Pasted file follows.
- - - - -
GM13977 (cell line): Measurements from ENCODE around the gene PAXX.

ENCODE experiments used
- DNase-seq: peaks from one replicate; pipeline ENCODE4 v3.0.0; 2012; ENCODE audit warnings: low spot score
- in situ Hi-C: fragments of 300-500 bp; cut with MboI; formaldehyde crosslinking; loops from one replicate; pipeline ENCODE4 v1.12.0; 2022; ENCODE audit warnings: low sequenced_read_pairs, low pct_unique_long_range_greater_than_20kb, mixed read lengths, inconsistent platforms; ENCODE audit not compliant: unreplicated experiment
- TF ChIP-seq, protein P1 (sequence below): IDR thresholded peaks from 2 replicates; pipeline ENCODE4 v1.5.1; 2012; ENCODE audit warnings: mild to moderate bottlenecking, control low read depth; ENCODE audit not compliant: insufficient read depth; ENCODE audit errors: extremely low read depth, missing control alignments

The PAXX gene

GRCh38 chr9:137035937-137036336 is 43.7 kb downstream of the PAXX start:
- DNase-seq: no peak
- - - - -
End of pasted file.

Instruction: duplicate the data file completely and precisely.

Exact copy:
GM13977 (cell line): Measurements from ENCODE around the gene PAXX.

ENCODE experiments used
- DNase-seq: peaks from one replicate; pipeline ENCODE4 v3.0.0; 2012; ENCODE audit warnings: low spot score
- in situ Hi-C: fragments of 300-500 bp; cut with MboI; formaldehyde crosslinking; loops from one replicate; pipeline ENCODE4 v1.12.0; 2022; ENCODE audit warnings: low sequenced_read_pairs, low pct_unique_long_range_greater_than_20kb, mixed read lengths, inconsistent platforms; ENCODE audit not compliant: unreplicated experiment
- TF ChIP-seq, protein P1 (sequence below): IDR thresholded peaks from 2 replicates; pipeline ENCODE4 v1.5.1; 2012; ENCODE audit warnings: mild to moderate bottlenecking, control low read depth; ENCODE audit not compliant: insufficient read depth; ENCODE audit errors: extremely low read depth, missing control alignments

The PAXX gene

GRCh38 chr9:137035937-137036336 is 43.7 kb downstream of the PAXX start:
- DNase-seq: no peak